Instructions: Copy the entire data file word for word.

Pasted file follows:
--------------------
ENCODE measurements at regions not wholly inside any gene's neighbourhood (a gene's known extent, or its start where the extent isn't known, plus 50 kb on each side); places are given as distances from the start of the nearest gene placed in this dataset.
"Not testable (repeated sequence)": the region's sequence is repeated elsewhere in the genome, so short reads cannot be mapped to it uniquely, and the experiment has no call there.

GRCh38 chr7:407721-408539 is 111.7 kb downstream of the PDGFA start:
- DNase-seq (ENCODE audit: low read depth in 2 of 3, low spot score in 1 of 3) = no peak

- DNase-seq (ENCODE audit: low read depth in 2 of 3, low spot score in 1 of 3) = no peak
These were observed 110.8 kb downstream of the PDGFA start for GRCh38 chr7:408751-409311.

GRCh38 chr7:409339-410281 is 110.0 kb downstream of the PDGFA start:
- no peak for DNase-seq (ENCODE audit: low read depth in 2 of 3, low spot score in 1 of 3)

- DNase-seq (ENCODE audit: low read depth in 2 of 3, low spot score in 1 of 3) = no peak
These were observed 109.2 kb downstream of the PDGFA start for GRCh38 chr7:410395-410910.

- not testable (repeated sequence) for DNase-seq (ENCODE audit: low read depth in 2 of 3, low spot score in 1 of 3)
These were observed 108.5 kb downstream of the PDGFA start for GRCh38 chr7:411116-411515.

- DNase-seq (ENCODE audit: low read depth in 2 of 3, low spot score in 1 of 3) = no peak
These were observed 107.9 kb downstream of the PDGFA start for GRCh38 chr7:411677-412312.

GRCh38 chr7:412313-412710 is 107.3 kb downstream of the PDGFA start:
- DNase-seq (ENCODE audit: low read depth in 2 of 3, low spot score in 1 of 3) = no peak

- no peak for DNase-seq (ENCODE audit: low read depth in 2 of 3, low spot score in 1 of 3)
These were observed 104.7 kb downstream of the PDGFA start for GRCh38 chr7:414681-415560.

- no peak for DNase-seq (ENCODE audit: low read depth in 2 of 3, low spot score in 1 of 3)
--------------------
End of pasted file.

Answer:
ENCODE measurements at regions not wholly inside any gene's neighbourhood (a gene's known extent, or its start where the extent isn't known, plus 50 kb on each side); places are given as distances from the start of the nearest gene placed in this dataset.
"Not testable (repeated sequence)": the region's sequence is repeated elsewhere in the genome, so short reads cannot be mapped to it uniquely, and the experiment has no call there.

GRCh38 chr7:407721-408539 is 111.7 kb downstream of the PDGFA start:
- DNase-seq (ENCODE audit: low read depth in 2 of 3, low spot score in 1 of 3) = no peak

- DNase-seq (ENCODE audit: low read depth in 2 of 3, low spot score in 1 of 3) = no peak
These were observed 110.8 kb downstream of the PDGFA start for GRCh38 chr7:408751-409311.

GRCh38 chr7:409339-410281 is 110.0 kb downstream of the PDGFA start:
- no peak for DNase-seq (ENCODE audit: low read depth in 2 of 3, low spot score in 1 of 3)

- DNase-seq (ENCODE audit: low read depth in 2 of 3, low spot score in 1 of 3) = no peak
These were observed 109.2 kb downstream of the PDGFA start for GRCh38 chr7:410395-410910.

- not testable (repeated sequence) for DNase-seq (ENCODE audit: low read depth in 2 of 3, low spot score in 1 of 3)
These were observed 108.5 kb downstream of the PDGFA start for GRCh38 chr7:411116-411515.

- DNase-seq (ENCODE audit: low read depth in 2 of 3, low spot score in 1 of 3) = no peak
These were observed 107.9 kb downstream of the PDGFA start for GRCh38 chr7:411677-412312.

GRCh38 chr7:412313-412710 is 107.3 kb downstream of the PDGFA start:
- DNase-seq (ENCODE audit: low read depth in 2 of 3, low spot score in 1 of 3) = no peak

- no peak for DNase-seq (ENCODE audit: low read depth in 2 of 3, low spot score in 1 of 3)
These were observed 104.7 kb downstream of the PDGFA start for GRCh38 chr7:414681-415560.

- no peak for DNase-seq (ENCODE audit: low read depth in 2 of 3, low spot score in 1 of 3)